Summer is supposed to mean relaxation and vacations as school ends and life slows down. But for families who have experienced terror and war, the painful losses do not go away during the summer. It is at this time especially that children, without the structure of school, suffer even more the fear and anxiety that terror, rocket attacks, bombings and war cause.

CTVP has organized a broad array of day camps, overnight camps, and family getaways to enable these families to have a much-deserved respite from the ongoing challenges they face daily.

Financial assistance is provided so that the children can attend these camp programs which are specially structured

Summer’s underway!

 Summer’s underway!

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The first group of children from families devastated by terror, have now begun their programs in our day camps and overnight camps.
The camps – some from our Gan Israel Day Camp system, some other camps – are scattered throughout Israel. The children are enjoying the normal schedule of camp activities but there is an added component that addresses directly the trauma the chil­dren have experienced. This includes work­shops and special programs geared to an understanding of the situations the chil­dren have gone through, and how to help them heal emotionally and psychologically.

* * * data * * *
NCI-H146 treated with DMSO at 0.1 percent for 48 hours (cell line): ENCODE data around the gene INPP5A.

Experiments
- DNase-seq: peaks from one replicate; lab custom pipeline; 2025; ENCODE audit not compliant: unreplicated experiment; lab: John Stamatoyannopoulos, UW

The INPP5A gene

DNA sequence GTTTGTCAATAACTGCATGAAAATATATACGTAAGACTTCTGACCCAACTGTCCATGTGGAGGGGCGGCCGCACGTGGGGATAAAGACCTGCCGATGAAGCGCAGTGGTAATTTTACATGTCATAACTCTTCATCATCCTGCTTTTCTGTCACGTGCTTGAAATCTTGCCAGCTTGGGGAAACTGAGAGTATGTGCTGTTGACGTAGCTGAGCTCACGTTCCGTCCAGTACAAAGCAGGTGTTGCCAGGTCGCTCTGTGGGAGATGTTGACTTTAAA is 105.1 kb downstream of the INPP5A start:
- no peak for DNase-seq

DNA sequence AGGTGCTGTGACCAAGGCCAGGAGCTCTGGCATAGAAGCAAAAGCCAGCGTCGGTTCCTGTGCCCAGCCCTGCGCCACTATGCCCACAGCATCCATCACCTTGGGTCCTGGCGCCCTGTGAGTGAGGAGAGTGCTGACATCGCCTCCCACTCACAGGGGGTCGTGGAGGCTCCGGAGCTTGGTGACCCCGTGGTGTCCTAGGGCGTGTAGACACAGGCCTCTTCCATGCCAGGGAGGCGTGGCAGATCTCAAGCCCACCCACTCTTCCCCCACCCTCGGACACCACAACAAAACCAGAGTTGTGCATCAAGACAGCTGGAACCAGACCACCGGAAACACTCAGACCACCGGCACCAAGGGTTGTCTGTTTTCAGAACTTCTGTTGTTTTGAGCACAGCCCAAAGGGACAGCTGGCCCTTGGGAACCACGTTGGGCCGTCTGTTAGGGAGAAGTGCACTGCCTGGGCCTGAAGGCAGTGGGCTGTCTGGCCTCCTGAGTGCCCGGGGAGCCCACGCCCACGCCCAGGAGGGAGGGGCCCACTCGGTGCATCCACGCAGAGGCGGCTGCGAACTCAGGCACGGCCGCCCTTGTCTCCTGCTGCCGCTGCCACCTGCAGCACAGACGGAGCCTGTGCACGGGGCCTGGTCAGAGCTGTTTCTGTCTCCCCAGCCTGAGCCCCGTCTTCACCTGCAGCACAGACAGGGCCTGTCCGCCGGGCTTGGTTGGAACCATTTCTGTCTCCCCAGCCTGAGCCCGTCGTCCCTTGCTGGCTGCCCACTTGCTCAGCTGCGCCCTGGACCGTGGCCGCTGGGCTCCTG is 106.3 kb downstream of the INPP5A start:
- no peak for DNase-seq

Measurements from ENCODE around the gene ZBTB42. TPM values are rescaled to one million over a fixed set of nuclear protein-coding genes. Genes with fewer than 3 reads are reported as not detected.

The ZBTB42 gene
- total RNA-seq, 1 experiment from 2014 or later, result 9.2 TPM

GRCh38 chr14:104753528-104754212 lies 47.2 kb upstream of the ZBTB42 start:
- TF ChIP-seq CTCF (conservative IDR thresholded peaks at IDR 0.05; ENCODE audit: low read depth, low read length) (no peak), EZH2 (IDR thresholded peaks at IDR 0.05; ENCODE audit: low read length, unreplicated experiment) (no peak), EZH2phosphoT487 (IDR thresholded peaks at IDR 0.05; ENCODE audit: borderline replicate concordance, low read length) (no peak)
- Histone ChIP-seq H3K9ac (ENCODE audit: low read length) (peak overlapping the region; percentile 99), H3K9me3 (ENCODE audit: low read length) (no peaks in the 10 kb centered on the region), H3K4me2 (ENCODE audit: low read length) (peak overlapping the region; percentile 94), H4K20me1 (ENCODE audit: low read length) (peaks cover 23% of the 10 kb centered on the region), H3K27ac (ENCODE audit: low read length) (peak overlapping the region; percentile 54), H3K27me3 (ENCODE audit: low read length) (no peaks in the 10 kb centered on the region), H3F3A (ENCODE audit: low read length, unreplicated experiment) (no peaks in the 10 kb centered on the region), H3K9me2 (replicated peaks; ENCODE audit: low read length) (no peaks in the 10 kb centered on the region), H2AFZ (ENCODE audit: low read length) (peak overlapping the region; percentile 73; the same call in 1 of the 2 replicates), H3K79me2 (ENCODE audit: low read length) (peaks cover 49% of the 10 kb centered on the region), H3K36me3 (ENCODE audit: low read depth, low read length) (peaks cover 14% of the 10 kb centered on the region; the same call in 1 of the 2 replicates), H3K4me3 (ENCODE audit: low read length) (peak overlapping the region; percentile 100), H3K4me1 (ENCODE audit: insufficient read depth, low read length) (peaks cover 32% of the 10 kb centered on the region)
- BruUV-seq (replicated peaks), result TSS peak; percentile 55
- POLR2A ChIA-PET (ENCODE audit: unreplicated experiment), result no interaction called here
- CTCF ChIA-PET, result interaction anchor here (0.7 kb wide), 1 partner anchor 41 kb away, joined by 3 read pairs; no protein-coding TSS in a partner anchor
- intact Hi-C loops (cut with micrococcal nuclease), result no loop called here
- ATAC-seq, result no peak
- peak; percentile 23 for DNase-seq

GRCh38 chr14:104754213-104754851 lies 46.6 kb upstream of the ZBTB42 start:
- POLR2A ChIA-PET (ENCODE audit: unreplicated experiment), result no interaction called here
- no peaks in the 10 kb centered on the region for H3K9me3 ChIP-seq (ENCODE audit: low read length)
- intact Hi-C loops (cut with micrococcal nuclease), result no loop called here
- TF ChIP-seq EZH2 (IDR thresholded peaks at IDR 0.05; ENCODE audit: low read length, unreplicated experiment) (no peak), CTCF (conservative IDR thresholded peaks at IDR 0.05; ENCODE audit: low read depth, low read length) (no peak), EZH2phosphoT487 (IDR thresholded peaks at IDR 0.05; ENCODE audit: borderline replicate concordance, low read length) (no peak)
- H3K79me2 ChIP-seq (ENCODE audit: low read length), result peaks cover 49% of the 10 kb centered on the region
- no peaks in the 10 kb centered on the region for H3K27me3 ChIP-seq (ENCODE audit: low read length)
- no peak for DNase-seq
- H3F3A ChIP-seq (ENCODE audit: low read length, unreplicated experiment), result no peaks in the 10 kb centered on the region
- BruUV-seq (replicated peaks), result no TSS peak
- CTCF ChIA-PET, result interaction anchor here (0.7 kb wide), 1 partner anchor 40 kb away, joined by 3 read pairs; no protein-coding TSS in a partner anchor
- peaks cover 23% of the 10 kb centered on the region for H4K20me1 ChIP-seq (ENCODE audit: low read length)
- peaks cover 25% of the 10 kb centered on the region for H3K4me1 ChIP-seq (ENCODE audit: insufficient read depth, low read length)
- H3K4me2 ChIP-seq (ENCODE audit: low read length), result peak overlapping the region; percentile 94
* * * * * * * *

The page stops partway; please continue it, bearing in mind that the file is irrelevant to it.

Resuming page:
We work directly with the staff members at each of the camps involved as well as with our psychological advisory team to ensure that the children not only have a carefree, wonderful summer, something every child deserves, but that they also have the sup­port and help they need to overcome the trauma they have experienced.
We want to share one touching story with you that illustrates well the impor­tance of these camps and of all of CTVP’s unique work.
We were recently approached by a wom­an who had been widowed some years ago when her husband was killed in a bus bombing in Jerusalem. Her children were very small when the tragedy occurred. But now, they are at an age where they can be­gin to understand their loss and the horror of how their father died.
The mother felt that they needed even more help now than they did in the begin­ning. So we increased our involvement by getting the children into our summer camp programs and directly involving a psychol­ogist to work with them.
The fresh air and sense of normalcy that the camps provide are already helping these children and indirectly their mother as well. This is yet one more example of the life-sustaining work we accomplish to­gether through CTVP and its broad array of programs. Thank you
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